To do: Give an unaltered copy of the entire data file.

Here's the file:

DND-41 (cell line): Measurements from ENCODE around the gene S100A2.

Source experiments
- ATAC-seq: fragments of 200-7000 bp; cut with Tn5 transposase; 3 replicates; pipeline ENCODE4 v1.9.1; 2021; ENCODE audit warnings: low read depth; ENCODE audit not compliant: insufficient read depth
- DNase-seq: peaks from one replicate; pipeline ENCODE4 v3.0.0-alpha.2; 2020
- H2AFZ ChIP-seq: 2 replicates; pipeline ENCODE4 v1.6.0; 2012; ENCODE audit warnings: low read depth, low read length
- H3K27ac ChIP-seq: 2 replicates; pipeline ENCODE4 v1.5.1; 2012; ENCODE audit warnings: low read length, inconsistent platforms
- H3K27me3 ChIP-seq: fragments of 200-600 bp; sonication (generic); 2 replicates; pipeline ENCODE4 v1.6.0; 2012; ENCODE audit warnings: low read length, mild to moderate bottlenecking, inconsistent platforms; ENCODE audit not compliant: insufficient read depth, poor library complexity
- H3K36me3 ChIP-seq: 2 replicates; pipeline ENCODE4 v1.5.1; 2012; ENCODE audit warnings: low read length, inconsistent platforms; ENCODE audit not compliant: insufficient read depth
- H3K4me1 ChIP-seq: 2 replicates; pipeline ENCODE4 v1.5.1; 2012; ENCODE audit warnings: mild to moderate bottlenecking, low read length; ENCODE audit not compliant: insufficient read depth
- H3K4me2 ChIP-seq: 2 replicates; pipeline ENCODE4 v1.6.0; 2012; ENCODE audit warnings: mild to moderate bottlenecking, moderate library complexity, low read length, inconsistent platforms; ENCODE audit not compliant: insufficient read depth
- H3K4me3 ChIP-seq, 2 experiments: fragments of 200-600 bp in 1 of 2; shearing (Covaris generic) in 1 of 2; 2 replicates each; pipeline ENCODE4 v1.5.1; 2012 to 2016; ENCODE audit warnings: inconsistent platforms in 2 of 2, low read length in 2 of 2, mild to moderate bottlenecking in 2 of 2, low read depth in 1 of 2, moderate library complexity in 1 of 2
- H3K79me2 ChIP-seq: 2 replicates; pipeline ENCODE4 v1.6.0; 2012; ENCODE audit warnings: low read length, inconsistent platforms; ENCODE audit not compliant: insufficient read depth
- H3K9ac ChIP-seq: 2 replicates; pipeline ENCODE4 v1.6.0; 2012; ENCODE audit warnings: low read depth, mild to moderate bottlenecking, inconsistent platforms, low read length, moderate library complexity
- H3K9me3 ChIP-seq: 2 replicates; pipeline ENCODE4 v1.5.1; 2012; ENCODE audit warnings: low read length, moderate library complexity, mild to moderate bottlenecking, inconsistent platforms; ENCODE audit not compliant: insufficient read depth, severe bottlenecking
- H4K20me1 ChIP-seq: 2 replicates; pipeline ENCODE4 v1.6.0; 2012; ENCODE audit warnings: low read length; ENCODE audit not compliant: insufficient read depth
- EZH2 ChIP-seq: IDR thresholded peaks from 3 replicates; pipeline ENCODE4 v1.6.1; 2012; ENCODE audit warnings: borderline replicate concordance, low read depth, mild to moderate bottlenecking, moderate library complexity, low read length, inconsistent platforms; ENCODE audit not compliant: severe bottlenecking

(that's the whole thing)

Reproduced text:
DND-41 (cell line): Measurements from ENCODE around the gene S100A2.

Source experiments
- ATAC-seq: fragments of 200-7000 bp; cut with Tn5 transposase; 3 replicates; pipeline ENCODE4 v1.9.1; 2021; ENCODE audit warnings: low read depth; ENCODE audit not compliant: insufficient read depth
- DNase-seq: peaks from one replicate; pipeline ENCODE4 v3.0.0-alpha.2; 2020
- H2AFZ ChIP-seq: 2 replicates; pipeline ENCODE4 v1.6.0; 2012; ENCODE audit warnings: low read depth, low read length
- H3K27ac ChIP-seq: 2 replicates; pipeline ENCODE4 v1.5.1; 2012; ENCODE audit warnings: low read length, inconsistent platforms
- H3K27me3 ChIP-seq: fragments of 200-600 bp; sonication (generic); 2 replicates; pipeline ENCODE4 v1.6.0; 2012; ENCODE audit warnings: low read length, mild to moderate bottlenecking, inconsistent platforms; ENCODE audit not compliant: insufficient read depth, poor library complexity
- H3K36me3 ChIP-seq: 2 replicates; pipeline ENCODE4 v1.5.1; 2012; ENCODE audit warnings: low read length, inconsistent platforms; ENCODE audit not compliant: insufficient read depth
- H3K4me1 ChIP-seq: 2 replicates; pipeline ENCODE4 v1.5.1; 2012; ENCODE audit warnings: mild to moderate bottlenecking, low read length; ENCODE audit not compliant: insufficient read depth
- H3K4me2 ChIP-seq: 2 replicates; pipeline ENCODE4 v1.6.0; 2012; ENCODE audit warnings: mild to moderate bottlenecking, moderate library complexity, low read length, inconsistent platforms; ENCODE audit not compliant: insufficient read depth
- H3K4me3 ChIP-seq, 2 experiments: fragments of 200-600 bp in 1 of 2; shearing (Covaris generic) in 1 of 2; 2 replicates each; pipeline ENCODE4 v1.5.1; 2012 to 2016; ENCODE audit warnings: inconsistent platforms in 2 of 2, low read length in 2 of 2, mild to moderate bottlenecking in 2 of 2, low read depth in 1 of 2, moderate library complexity in 1 of 2
- H3K79me2 ChIP-seq: 2 replicates; pipeline ENCODE4 v1.6.0; 2012; ENCODE audit warnings: low read length, inconsistent platforms; ENCODE audit not compliant: insufficient read depth
- H3K9ac ChIP-seq: 2 replicates; pipeline ENCODE4 v1.6.0; 2012; ENCODE audit warnings: low read depth, mild to moderate bottlenecking, inconsistent platforms, low read length, moderate library complexity
- H3K9me3 ChIP-seq: 2 replicates; pipeline ENCODE4 v1.5.1; 2012; ENCODE audit warnings: low read length, moderate library complexity, mild to moderate bottlenecking, inconsistent platforms; ENCODE audit not compliant: insufficient read depth, severe bottlenecking
- H4K20me1 ChIP-seq: 2 replicates; pipeline ENCODE4 v1.6.0; 2012; ENCODE audit warnings: low read length; ENCODE audit not compliant: insufficient read depth
- EZH2 ChIP-seq: IDR thresholded peaks from 3 replicates; pipeline ENCODE4 v1.6.1; 2012; ENCODE audit warnings: borderline replicate concordance, low read depth, mild to moderate bottlenecking, moderate library complexity, low read length, inconsistent platforms; ENCODE audit not compliant: severe bottlenecking